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Lesson from the cotton fields

Guest blogger Felipe Martinez is Associate Executive Presbyter, Whitewater Valley Presbytery, and moderator of the 2013 Spirit & Place judges panel.

On November 1, the Spirit and Place Festival will kick off its 2013 theme Risk with a gutsy event, $20K: A Competition about Race. Creators of four finalist projects will present their vision to an audience and a panel of judges, hoping to receive the $20,000 award to implement their innovative ideas inviting a fresh conversation about race in Indianapolis. The winner of this competition will help Indianapolis and central Indiana residents look back on our own histories, and challenge us to a shared commitment to reshape our communities in positive ways.

At some point in an honest, open dialogue about race in the United States, family stories surface. The stories might date back decades, or refer to events last week; the stories might be of facing and overcoming oppression, or of the perks and pitfalls of being a part of a racial majority. And then there are the stories which document the moments when we learn or unlearn how race contributes to the shaping of community.

Prof. Luis R. Martinez and students, circa 1945.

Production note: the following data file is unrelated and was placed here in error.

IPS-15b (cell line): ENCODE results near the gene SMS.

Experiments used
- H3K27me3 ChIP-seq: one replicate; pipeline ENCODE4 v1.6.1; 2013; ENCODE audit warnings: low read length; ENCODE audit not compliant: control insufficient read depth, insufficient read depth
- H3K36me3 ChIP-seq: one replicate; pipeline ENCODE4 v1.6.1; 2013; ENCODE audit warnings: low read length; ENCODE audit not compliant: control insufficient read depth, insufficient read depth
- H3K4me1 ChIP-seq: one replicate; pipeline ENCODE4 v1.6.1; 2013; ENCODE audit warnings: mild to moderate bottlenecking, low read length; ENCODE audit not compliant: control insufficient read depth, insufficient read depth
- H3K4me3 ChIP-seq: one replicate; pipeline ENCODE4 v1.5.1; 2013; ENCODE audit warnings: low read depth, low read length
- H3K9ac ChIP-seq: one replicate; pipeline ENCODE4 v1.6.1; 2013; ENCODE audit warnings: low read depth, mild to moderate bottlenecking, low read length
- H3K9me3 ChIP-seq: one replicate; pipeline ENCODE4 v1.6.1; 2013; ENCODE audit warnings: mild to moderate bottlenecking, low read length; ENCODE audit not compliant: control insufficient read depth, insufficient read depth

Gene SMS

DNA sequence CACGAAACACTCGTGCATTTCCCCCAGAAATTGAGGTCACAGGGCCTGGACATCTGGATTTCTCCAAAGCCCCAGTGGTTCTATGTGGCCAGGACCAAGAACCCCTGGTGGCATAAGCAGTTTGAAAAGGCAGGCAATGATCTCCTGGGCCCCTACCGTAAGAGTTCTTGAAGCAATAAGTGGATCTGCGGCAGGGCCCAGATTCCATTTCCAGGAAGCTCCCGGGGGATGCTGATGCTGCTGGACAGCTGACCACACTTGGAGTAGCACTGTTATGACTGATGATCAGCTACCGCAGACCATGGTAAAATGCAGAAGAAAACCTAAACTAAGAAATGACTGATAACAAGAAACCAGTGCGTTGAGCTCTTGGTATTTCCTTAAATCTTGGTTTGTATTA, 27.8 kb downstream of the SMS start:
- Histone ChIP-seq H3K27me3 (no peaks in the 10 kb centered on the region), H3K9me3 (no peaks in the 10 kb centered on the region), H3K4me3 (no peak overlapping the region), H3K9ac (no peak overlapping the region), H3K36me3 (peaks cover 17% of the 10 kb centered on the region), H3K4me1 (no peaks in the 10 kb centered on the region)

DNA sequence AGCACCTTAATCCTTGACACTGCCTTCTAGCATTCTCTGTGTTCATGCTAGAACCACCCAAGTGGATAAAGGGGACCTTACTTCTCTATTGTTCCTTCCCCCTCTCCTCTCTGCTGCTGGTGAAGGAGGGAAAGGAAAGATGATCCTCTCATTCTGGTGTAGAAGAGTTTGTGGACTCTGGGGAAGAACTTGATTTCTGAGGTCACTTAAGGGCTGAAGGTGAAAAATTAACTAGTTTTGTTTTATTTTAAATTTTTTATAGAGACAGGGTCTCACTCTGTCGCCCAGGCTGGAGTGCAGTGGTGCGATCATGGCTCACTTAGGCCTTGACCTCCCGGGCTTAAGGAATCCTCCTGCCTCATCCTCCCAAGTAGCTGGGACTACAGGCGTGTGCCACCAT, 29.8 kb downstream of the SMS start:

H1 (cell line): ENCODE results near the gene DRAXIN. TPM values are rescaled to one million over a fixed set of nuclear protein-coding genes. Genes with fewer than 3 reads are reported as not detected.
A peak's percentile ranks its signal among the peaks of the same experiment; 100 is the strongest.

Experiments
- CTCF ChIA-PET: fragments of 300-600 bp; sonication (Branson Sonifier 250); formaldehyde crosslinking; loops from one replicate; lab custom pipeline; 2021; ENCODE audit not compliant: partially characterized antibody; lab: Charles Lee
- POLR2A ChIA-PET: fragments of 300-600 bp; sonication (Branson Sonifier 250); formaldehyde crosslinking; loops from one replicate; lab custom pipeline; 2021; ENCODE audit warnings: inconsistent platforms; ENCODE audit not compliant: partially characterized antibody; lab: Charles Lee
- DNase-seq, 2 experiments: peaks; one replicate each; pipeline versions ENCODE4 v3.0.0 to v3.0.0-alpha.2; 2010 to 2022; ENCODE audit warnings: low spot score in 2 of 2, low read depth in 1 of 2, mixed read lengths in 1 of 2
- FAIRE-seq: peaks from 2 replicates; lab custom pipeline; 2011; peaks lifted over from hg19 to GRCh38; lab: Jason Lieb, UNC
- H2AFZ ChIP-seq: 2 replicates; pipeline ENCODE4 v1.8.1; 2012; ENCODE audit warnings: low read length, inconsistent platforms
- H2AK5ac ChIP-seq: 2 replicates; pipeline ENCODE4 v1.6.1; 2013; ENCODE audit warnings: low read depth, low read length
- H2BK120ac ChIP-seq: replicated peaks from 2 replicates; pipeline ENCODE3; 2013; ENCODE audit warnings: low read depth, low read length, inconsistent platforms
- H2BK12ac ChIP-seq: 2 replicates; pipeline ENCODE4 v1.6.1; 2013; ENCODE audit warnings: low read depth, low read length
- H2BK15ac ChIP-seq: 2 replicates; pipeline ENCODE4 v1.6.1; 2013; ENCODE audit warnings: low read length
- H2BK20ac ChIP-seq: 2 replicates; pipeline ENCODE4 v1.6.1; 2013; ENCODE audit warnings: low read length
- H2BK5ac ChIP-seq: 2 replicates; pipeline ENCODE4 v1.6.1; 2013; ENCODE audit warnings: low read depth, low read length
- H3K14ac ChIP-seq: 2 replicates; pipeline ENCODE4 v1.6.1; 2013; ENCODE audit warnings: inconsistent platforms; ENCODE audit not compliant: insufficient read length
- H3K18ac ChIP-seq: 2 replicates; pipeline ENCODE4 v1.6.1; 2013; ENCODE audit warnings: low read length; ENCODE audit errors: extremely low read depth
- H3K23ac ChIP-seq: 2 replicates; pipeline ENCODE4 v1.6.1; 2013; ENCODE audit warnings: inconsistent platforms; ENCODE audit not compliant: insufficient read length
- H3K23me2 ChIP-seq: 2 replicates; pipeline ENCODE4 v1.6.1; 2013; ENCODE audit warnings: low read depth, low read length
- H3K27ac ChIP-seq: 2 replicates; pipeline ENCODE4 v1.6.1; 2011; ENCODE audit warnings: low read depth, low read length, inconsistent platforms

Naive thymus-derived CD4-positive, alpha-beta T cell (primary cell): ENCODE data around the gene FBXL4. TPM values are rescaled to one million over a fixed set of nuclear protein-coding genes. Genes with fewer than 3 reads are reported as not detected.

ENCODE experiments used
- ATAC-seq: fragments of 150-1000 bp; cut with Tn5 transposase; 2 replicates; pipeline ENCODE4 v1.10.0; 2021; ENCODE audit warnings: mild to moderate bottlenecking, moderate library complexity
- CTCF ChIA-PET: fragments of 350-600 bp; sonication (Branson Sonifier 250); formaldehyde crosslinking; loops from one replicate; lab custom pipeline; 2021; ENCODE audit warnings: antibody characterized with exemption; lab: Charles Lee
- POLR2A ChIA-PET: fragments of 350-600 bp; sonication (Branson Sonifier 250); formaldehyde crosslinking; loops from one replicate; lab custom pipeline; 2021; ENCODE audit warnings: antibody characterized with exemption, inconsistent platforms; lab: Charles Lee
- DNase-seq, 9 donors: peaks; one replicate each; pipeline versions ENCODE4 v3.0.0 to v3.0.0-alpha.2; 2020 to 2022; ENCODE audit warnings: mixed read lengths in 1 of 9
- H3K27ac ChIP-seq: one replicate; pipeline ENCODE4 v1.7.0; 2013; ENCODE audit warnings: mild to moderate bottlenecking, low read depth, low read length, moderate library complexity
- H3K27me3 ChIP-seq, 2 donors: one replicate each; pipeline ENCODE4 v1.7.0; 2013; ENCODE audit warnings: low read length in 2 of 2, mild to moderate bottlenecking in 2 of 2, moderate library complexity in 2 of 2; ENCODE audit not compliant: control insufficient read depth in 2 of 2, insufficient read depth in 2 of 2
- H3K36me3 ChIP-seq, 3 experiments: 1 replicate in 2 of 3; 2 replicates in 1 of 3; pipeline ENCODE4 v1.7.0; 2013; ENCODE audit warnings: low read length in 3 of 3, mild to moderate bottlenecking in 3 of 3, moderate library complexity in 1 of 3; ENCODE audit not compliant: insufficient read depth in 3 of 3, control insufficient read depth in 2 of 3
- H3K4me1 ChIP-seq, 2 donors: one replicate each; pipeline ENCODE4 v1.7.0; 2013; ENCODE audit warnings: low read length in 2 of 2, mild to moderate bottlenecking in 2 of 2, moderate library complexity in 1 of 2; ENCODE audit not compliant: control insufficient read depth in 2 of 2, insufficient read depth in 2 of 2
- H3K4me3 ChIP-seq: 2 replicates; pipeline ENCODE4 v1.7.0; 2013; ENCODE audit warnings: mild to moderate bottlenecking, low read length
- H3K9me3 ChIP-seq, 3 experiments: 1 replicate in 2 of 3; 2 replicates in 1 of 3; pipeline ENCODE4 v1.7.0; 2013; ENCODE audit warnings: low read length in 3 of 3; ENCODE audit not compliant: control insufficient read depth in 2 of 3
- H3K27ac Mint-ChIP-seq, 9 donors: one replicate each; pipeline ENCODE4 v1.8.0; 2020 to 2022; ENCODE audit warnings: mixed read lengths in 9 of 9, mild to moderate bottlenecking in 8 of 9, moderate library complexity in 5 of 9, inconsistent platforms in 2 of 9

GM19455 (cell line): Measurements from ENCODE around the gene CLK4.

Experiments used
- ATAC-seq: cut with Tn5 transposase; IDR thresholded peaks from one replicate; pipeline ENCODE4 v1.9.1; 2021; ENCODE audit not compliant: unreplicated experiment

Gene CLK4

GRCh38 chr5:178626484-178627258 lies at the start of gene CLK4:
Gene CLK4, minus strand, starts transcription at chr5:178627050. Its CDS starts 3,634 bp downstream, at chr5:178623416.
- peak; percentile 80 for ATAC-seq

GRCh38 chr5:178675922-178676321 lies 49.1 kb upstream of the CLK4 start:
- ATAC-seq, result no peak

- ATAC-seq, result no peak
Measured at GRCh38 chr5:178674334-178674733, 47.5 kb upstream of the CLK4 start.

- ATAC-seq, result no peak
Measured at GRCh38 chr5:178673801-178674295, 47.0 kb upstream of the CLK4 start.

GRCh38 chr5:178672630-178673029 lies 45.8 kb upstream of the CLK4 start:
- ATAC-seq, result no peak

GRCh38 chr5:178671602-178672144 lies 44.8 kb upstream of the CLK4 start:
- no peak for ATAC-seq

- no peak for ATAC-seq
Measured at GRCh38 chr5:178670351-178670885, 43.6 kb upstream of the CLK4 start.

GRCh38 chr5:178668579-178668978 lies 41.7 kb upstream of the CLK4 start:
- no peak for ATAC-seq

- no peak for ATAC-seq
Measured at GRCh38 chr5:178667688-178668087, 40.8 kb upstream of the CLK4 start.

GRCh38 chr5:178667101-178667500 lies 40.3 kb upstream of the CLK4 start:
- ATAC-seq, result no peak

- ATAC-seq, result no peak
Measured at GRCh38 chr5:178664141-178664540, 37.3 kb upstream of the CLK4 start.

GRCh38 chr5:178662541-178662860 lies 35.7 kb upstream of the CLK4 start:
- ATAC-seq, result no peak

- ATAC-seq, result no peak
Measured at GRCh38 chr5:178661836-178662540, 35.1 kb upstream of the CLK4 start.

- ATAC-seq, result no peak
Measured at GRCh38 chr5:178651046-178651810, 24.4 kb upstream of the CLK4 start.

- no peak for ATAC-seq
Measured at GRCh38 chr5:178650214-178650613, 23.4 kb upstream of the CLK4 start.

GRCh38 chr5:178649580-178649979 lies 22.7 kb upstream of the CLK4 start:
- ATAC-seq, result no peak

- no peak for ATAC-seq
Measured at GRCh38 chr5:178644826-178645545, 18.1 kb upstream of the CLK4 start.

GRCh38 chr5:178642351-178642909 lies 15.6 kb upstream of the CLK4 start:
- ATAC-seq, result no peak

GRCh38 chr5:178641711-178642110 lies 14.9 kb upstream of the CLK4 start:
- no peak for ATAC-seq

Prof. Luis R. Martinez and students, circa 1945.

When I reflect on my earliest notions of race, I think about my dad, who was a public school teacher in Mexico for over 60 years. Dad always had a second job to help supplement his meager salary. One summer in the 1940s, he even traveled to southern Texas to work as a field hand picking cotton. There, for the first time, he labored side by side with African American workers. He spoke to me with compassion of their physical strength to do the work and their spiritual depth to survive in a blatantly racist society. Though his contact with them ended when he returned to Mexico, the impact of those relationships endured. Dad taught me to pray for those who suffer from injustice and to stand shoulder-to-shoulder with them.

If we risk together, standing shoulder-to-shoulder to remember and re-imagine, to dream and dare, our actions will have a lasting impact in our richly diverse community.

Filed under: Guest Bloggers, Indiana, Local, Public Programs


Use a Post-It for Something Other than a To-Do List

Today's guest blogger is Lori Hodgen, Public Affairs intern and Butler University student.